Little outcry to cut taxes

Balto. County leaders discuss ways to spend $148.4 million surplus

Schools lead agenda

Majority of council seeks to put money in community projects

January 24, 2000|By David Nitkin | David Nitkin,SUN STAFF

In Annapolis, the nearly $1 billion budget surplus has spurred calls by some state lawmakers for income tax cuts. But in Baltimore County, with a $148.4 million surplus, no such cries are being heard.

The reason is simple. Most county leaders believe that, at least for now, extra money should be plowed into school improvements and projects they say were neglected during leaner times.

"My philosophy is to take this surplus and put the money back into the schools and infrastructure. This is an investment in the future," said Baltimore County Executive C. A. Dutch Ruppersberger. "I will not fall into the trap of trying to look good politically by saying I will cut taxes."

Ruppersberger doesn't have the only say, however. The budget he drafts in the spring must be approved by the County Council, which could make trims and lower tax rates.

While a majority of the council says it would like to reduce taxes during its four-year term, which ends in 2002, only one councilman would commit to making the issue a priority this year.

"If the state deems it prudent to roll back taxes, I cannot think of any reason why the county shouldn't follow," said Councilman T. Bryan McIntire, an Owings Mills-North County Republican.

"We know that as the night follows the day, the economy changes. When government gets too accustomed to spending at a high level, it has great difficulty in paring down quickly."

Lukewarm response

McIntire is one of two council Republicans, the party that historically advocates smaller government. The other, Wayne M. Skinner of Towson, said his call for tax cuts during the 1998 campaign got a lukewarm response from voters.

Skinner said he believes the surplus would be better spent on neighborhood improvements.

"If we don't fix up the older neighborhoods now, they won't have a future," Skinner said.

The prospects for a county tax cut are further dimmed by the long wish list Ruppersberger sent to the General Assembly, said county Councilman Vincent J. Gardina, a Perry Hall Democrat.

"You can't make a local income tax cut and then go down there [to Annapolis] asking for $30 million for capital projects," Gardina said.

Little demand heard

County politicians say they hear little demand for smaller tax bills as they visit community groups, field telephone calls from constituents and answer letters.

"As I go from meeting to meeting, they are all talking about, `What about our roads? What about our sidewalks? What about my granddaughter's school?' " said Councilman Stephen G. Sam Moxley, a Catonsville Democrat.

It's a far cry from 1992 when the state was in the midst of a recession. More than 1,000 angry residents packed a high school auditorium for a budget hearing as political leaders debated whether to raise taxes or slash police and fire services.

The decision: increase the county's piggyback income tax rate from 50 percent to 55 percent. At the same time, however, politicians said money should be returned to county residents when the fiscal picture brightened.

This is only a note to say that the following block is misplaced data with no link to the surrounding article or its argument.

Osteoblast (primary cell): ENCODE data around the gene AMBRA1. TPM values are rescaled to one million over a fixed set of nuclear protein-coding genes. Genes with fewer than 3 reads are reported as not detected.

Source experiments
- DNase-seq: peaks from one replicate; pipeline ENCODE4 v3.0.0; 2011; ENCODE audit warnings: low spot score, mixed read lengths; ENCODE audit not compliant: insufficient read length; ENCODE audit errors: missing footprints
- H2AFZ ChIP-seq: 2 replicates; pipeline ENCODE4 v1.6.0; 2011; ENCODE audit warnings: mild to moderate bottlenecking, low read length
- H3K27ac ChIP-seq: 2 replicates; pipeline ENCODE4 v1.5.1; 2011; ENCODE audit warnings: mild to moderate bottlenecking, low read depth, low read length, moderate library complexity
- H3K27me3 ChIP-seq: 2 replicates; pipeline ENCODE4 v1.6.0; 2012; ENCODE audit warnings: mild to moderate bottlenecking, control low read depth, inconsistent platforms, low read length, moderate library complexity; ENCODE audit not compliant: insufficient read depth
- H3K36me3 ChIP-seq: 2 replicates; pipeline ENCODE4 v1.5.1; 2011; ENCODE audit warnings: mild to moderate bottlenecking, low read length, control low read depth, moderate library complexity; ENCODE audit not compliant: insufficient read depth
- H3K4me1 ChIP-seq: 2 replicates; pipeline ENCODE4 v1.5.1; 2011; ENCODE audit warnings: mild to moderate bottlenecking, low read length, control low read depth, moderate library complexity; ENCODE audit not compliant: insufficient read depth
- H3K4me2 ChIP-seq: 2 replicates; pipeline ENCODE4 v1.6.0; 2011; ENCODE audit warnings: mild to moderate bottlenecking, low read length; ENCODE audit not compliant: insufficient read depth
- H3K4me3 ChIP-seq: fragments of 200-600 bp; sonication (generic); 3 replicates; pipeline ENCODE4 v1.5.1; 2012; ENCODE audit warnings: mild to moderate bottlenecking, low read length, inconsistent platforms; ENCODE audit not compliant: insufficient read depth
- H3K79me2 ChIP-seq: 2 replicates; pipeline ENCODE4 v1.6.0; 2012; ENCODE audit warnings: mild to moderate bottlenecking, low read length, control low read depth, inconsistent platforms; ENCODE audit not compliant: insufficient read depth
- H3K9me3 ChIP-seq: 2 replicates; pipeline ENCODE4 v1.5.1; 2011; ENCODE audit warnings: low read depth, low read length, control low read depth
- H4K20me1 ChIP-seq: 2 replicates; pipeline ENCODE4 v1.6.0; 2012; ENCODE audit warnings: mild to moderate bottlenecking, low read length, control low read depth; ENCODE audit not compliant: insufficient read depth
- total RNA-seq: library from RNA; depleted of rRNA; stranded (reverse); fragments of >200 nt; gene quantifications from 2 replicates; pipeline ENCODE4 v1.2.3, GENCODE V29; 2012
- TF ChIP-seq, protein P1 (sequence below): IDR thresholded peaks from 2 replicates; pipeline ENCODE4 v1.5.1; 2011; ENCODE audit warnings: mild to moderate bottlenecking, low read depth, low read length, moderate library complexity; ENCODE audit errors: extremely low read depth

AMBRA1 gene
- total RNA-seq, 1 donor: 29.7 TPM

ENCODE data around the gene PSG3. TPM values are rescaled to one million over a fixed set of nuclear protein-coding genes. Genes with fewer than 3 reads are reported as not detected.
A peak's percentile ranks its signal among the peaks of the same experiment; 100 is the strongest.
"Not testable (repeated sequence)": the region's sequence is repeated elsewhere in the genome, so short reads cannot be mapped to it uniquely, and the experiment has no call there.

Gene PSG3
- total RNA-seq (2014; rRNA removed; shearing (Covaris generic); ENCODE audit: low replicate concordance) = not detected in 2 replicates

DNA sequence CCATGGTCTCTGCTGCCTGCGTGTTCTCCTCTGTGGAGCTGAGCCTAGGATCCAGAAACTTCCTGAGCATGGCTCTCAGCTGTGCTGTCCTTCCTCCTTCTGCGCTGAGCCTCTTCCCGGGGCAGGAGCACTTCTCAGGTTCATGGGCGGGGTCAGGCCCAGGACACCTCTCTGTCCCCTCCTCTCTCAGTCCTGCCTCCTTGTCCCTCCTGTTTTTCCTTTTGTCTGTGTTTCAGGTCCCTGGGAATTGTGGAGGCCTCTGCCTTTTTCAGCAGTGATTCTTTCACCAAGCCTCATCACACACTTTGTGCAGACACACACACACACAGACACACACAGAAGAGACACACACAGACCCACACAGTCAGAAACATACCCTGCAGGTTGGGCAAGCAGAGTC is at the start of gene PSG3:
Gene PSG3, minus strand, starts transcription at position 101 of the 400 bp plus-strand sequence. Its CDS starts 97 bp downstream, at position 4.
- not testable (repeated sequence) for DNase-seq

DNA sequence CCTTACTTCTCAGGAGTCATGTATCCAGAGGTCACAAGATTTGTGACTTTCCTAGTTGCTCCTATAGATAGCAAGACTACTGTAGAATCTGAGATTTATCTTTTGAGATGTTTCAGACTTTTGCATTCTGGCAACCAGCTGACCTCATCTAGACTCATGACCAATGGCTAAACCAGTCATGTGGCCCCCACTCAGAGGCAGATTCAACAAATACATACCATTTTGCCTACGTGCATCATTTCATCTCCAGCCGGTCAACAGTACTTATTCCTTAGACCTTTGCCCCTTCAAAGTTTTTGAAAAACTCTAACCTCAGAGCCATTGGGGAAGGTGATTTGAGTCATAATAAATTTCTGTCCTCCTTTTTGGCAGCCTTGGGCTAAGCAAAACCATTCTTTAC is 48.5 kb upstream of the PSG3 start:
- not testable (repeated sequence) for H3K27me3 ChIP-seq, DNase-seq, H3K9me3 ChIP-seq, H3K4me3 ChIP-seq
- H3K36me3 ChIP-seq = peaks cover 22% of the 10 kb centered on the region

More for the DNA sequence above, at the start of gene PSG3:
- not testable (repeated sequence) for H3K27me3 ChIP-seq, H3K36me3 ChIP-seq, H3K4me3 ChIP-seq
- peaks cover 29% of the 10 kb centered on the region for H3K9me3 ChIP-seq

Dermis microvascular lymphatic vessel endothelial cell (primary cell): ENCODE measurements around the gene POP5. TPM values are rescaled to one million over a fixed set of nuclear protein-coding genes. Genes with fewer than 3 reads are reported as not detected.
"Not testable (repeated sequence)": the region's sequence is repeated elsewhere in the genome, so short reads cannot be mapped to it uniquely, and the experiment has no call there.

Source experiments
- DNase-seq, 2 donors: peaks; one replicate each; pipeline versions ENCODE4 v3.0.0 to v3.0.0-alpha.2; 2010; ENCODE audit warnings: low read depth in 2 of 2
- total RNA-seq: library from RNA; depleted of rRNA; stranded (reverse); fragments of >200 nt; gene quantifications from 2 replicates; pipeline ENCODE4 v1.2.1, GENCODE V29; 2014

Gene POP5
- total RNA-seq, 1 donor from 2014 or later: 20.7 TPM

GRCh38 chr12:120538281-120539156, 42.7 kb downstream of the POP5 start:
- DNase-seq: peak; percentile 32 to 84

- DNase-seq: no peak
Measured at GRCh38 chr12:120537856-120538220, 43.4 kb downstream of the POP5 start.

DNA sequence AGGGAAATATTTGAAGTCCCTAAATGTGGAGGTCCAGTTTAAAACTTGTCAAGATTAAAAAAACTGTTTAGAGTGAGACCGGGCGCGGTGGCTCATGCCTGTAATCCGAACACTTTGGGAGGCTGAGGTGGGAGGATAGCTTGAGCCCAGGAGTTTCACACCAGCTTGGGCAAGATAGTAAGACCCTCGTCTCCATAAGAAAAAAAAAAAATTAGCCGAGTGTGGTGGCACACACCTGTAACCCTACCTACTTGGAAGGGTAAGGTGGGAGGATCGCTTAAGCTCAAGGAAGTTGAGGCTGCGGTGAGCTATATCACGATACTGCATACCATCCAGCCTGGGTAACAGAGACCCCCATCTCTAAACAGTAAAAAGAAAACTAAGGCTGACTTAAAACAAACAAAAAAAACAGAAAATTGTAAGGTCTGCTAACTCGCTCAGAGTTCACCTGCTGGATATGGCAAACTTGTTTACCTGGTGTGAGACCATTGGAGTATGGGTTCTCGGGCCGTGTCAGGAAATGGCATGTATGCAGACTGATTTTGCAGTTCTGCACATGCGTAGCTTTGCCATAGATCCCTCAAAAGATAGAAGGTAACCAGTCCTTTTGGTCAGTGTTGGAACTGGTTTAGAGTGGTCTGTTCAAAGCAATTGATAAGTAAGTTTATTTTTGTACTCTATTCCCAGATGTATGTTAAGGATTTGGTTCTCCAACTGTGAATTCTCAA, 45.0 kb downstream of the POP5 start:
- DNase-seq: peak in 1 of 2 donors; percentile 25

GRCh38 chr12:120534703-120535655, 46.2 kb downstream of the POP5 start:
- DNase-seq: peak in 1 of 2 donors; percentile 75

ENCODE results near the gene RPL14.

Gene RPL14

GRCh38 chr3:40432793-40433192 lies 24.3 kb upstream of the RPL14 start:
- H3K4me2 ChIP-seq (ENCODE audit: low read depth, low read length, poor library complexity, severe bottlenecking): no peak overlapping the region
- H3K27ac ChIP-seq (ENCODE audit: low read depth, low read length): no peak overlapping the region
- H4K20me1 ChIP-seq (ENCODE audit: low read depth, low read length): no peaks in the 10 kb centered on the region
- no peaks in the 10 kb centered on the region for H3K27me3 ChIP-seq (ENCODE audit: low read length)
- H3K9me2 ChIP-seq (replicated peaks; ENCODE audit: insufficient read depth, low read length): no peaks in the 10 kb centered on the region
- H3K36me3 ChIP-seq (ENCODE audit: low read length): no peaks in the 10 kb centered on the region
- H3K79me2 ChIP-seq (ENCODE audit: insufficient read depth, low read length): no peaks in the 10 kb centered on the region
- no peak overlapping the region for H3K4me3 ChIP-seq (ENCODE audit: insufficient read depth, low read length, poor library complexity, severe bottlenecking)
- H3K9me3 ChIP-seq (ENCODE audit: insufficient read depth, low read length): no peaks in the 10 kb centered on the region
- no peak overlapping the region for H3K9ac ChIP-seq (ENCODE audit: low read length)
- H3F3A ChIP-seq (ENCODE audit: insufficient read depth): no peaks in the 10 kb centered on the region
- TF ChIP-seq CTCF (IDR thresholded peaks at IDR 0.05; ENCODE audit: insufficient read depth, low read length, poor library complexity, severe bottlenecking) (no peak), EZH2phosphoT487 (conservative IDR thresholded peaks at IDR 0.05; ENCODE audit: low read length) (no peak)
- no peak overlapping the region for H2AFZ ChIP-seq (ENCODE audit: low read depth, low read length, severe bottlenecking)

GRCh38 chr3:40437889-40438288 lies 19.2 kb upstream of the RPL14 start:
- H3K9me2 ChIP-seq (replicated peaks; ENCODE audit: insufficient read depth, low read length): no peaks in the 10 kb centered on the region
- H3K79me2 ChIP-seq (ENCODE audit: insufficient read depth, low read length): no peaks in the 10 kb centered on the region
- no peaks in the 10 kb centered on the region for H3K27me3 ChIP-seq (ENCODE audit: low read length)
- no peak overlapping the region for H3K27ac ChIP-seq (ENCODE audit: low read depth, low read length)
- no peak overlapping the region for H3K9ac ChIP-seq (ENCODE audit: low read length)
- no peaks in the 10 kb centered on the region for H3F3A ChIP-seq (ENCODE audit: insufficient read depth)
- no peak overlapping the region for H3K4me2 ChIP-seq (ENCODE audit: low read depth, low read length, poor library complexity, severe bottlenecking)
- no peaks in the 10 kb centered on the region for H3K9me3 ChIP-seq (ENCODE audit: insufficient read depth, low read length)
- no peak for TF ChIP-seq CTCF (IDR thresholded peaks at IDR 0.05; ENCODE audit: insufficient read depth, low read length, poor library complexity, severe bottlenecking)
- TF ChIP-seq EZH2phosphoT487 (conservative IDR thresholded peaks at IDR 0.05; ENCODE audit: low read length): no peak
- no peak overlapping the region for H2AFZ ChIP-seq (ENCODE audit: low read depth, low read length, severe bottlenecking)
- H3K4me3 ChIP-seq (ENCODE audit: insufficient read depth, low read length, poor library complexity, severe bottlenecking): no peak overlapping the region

`Return their trust'

"Our commitment to fiscal responsibility demands that we continue to assess the size of our government and that we dedicate ourselves to reduce the taxes we have raised, not perpetuate such increases," wrote then-council Chairman William A. Howard IV in a 19-page budget message.

"I believe that our citizens have put their trust in us. We must strive to return their trust by reducing their tax burden whenever and wherever possible. We hereby commit to that goal," he said.

Among those voting to approve the 1992-1993 budget was Ruppersberger, then a 3rd District councilman.

Exactly what Ruppersberger said about tax cuts before that vote might never be known. The audiotape of the May 28, 1992, council meeting is missing from the council offices, a fact first noticed by Ruppersberger's 1998 election opponent, former state Del. John J. Bishop.

Bishop ran on a tax-cut platform and wanted to use the tape in his campaign.

Ruppersberger said he probably didn't say much at the meeting because he was not chairman. But others remember differently.

"Dutch has denied he made the promise. He absolutely did," said Berchie Lee Manley, a former councilwoman. "It was an agreement among all of us that we would roll [taxes] back when times were better."

But Ruppersberger points to his victory over Bishop in 1998 as validation of his reinvestment philosophy. The county executive was returned to office with 71 percent of the vote, winning every election precinct.

"We think the message from citizens is pretty clear," said Elise Armacost, a spokeswoman for Ruppersberger.


In the absence of public outcry, cutting taxes would be the right thing to do, said John F. Gaburick, an accountant who is a member of the county Spending Affordability Committee, a group that recommends budget limits based on projected income growth. "I find it rather disheartening that there is no one picking up the ball, Republicans and Democrats alike," he said.

If tax cuts rise to the top of the political agenda, chances are lawmakers will disagree on how to implement them. Gardina and Council Chairman Joseph Bartenfelder, a Perry Hall Democrat, would reduce property tax rates rather than cut the piggyback tax. They say a property tax reduction would be more helpful to homeowners on fixed incomes.

"It's probably going to mean a lot more to those people affected," Bartenfelder said.

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